Autoencoders are neural networks designed for feature extraction and selection. They consist of an encoder and decoder. However, an important challenge arises when the hidden layer has more nodes than the input layer. This risk of learning the 'Identity Function' can render the autoencoder ineffective.
Learning the Identity Function implies that the output equals the input. This issue arises when the hidden layer is too large, undermining the feature extraction goal. A remedy is needed to make autoencoders more robust.
Denoising Autoencoders address the identity function problem. They intentionally corrupt the input data by randomly setting some input values to zero. Typically, around 50% of input nodes are affected, though the percentage may vary based on data and input size.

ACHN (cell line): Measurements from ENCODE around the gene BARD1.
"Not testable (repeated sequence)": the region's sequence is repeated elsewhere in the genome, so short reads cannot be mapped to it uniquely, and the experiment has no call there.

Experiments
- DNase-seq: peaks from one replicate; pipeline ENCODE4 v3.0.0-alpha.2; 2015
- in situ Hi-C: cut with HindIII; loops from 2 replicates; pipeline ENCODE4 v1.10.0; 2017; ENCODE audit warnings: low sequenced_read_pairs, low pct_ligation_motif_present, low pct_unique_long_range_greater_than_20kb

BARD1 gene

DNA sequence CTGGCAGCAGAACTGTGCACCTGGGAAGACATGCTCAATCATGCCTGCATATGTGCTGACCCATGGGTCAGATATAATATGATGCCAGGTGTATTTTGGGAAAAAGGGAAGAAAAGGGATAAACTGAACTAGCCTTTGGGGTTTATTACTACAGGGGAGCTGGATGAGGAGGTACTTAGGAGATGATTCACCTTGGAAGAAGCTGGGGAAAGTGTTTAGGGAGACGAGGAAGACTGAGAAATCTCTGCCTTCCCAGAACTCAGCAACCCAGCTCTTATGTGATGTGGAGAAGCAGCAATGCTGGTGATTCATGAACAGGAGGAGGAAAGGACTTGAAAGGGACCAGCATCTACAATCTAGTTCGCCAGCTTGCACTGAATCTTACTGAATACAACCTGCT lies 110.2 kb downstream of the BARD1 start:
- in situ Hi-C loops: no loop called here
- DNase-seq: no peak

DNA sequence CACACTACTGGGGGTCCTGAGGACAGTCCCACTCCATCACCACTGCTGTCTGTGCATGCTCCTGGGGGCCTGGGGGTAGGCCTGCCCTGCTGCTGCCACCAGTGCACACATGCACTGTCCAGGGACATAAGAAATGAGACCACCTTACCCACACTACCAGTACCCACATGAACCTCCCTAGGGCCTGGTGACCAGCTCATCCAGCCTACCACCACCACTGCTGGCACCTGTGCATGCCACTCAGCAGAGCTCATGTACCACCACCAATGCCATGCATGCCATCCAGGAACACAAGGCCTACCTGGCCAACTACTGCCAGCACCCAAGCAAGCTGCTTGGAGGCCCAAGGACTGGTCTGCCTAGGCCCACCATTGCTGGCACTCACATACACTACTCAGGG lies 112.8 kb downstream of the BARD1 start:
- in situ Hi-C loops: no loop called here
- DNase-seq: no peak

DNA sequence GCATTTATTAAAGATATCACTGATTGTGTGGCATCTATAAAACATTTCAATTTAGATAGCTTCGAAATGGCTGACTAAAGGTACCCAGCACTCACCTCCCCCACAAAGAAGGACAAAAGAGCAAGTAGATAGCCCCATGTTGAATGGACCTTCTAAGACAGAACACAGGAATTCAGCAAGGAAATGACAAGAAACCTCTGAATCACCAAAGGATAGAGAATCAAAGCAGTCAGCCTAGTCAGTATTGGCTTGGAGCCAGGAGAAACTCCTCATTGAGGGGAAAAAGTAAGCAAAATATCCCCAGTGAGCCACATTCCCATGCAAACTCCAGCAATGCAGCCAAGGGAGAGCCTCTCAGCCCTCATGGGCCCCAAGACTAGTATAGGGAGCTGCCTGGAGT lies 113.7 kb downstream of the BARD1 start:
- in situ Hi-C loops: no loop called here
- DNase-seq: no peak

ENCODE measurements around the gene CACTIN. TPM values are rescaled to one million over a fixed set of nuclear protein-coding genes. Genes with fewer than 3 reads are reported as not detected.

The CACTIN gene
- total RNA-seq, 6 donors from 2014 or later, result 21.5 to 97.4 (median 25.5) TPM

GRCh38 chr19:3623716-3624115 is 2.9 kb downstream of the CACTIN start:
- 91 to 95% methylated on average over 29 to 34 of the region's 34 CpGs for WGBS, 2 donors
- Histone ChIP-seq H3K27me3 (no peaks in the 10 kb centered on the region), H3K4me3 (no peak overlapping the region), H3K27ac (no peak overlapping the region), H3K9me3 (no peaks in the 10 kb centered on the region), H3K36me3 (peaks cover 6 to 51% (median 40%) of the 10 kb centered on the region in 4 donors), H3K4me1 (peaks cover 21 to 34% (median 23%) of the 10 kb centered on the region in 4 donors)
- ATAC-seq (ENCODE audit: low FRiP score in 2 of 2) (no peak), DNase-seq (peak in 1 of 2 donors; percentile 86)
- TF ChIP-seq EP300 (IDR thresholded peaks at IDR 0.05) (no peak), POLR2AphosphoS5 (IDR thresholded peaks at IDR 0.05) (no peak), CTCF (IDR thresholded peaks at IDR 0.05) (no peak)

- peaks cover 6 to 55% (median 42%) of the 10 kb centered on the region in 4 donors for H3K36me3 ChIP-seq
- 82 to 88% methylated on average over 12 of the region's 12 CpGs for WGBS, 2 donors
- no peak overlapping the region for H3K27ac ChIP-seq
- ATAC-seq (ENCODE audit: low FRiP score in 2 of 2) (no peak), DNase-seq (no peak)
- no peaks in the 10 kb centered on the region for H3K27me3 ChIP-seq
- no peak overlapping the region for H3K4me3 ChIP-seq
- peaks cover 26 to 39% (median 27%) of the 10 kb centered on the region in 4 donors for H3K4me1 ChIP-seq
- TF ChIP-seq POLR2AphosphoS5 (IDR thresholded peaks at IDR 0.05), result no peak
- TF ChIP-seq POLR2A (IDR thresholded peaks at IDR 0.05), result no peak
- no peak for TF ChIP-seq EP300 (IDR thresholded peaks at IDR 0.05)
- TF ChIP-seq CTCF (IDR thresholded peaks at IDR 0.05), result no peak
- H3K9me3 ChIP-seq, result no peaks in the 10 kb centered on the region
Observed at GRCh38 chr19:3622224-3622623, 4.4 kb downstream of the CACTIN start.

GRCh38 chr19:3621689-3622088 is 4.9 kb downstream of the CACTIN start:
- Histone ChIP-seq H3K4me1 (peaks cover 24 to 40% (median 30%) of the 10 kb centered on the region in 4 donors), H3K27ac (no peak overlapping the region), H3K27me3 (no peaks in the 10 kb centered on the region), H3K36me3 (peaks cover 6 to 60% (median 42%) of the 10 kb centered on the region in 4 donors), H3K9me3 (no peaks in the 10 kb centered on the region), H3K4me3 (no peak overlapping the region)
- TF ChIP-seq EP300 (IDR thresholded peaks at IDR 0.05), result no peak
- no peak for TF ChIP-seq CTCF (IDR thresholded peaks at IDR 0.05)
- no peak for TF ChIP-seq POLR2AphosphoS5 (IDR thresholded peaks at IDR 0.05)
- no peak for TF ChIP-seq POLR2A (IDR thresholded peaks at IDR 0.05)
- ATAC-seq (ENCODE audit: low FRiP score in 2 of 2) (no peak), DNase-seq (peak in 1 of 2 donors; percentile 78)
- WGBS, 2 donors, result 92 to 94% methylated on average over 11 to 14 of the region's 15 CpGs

During training, it's vital to calculate the loss by comparing the network's output with the original input data, not the corrupted input. This approach ensures the network learns to extract valuable features instead of reproducing the identity function.